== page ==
When I work with writers to help them stop procrastinating, usually they don’t quite know why they’re doing it. They often end up labeling it as laziness or writer’s block. I can tell you that I’ve never met a truly lazy writer, and while I certainly have met some who are blocked, sometimes a little delving is required to uncover the deeper issues that are stopping them from writing.
Let’s talk about the spectrum of writing-stoppers that show up as procrastination.
You might find yourself procrastinating when you’re stuck. Maybe you’ve hit a section you aren’t sure how to deal with, or you need to rewrite some or all of your draft but you’re not sure where to start, so you just… don’t. This stuckness doesn’t take long to turn into procrastination, and soon, to full on avoidance.
Antidotes: Sometimes when you’re stuck, you need help to get going again. A plot coach or a writing friend often comes in handy here. Alternatively, you might want to write about the writing — this is a great time for some journaling and brainstorming to unlock your writing energy and ideas.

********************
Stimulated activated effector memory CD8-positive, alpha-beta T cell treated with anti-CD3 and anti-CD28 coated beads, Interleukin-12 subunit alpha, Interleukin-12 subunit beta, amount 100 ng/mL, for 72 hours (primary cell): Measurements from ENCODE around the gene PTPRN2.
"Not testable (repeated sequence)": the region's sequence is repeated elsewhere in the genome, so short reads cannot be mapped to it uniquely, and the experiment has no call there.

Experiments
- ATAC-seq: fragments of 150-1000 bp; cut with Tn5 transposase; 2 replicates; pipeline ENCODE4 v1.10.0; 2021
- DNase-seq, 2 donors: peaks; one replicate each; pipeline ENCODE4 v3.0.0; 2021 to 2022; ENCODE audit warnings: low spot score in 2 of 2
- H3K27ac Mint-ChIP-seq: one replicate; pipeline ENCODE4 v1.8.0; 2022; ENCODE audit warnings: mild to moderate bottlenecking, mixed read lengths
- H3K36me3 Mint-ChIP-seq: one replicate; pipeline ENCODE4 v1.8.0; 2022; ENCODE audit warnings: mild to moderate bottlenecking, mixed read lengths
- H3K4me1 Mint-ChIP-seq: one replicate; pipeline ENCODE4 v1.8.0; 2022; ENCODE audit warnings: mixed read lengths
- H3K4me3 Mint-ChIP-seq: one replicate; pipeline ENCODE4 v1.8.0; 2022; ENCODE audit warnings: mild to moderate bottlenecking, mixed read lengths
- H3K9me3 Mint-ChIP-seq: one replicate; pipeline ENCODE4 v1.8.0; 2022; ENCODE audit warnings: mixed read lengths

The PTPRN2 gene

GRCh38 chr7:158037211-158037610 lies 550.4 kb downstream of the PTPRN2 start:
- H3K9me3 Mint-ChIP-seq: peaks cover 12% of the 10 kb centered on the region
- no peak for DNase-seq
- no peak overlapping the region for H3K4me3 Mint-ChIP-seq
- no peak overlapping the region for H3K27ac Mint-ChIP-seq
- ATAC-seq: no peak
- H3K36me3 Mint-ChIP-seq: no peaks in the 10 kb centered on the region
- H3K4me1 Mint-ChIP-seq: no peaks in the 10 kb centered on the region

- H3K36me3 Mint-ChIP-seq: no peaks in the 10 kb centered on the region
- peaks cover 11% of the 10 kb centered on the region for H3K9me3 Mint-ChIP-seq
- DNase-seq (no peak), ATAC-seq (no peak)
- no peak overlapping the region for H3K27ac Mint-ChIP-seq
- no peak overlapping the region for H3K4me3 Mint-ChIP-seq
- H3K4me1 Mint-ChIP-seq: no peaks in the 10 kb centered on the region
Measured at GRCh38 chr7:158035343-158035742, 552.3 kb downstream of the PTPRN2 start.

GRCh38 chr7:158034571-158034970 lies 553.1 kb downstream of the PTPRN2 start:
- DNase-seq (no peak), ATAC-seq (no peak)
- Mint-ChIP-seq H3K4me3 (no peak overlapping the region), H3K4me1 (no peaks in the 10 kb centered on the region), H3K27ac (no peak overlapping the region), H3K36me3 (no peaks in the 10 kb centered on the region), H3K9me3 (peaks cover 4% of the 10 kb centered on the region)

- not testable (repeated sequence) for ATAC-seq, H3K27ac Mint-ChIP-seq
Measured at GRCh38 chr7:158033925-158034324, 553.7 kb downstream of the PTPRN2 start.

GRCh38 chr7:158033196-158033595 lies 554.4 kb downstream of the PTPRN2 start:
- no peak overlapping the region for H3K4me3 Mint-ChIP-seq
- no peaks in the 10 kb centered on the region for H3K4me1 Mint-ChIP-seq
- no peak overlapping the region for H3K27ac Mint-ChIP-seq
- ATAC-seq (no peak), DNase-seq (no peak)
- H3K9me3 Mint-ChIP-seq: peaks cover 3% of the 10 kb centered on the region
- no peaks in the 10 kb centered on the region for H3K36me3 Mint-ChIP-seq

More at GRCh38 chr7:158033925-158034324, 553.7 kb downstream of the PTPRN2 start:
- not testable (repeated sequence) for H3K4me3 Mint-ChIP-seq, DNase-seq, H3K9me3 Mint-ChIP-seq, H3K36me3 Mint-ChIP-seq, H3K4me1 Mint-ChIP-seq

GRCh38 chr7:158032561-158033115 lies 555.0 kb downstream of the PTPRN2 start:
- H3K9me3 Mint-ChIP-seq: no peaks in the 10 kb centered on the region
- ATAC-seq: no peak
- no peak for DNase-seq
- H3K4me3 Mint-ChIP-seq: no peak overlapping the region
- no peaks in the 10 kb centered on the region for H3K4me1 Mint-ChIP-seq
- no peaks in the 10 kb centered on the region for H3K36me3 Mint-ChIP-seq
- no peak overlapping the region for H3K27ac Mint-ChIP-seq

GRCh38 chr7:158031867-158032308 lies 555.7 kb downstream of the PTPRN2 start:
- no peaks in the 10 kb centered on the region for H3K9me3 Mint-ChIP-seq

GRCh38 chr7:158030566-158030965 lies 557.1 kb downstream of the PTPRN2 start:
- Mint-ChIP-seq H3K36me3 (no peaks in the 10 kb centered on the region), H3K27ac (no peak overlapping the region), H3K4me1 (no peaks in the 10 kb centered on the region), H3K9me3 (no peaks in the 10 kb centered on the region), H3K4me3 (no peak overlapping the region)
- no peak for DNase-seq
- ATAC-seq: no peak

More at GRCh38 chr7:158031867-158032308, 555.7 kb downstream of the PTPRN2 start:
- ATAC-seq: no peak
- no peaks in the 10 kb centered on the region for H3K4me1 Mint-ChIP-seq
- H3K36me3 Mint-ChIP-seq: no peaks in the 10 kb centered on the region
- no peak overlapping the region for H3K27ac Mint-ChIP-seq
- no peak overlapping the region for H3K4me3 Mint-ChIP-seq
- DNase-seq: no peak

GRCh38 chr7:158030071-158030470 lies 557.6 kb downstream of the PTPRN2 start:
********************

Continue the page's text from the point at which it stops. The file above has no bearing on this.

Sometimes the sheer volume of work facing you will cause you to procrastinate. When you’re looking at a mountain, it’s hard not to feel the weight of it bearing down on you.
Antidotes: The antidote for overwhelm is to find one small step to take. In other words, what’s the first thing you can think of, no matter how small, that you know you can do now? Then do the next thing. This is a great time to pick easy things to do too, because when you’re feeling overwhelmed, easy makes it doable. Sometimes I’ll just work on formatting for a bit to get myself back into the project, no matter how fiddly it is. No step forward is too small.
You’ve been hooked by perfectionism.
When you get stuck in believing that you must make your writing perfect or get caught up in visions of this being your biggest hit ever, you’ll be triggering procrastination faster than you might believe. Perfectionism, procrastination, and paralysis work together to create a vicious cycle that keeps you from writing, ever. Perfectionism is funny way of staying safe too, because if you don’t write it, you don’t have to see it being flawed and imperfect, nor can you be ridiculed for it.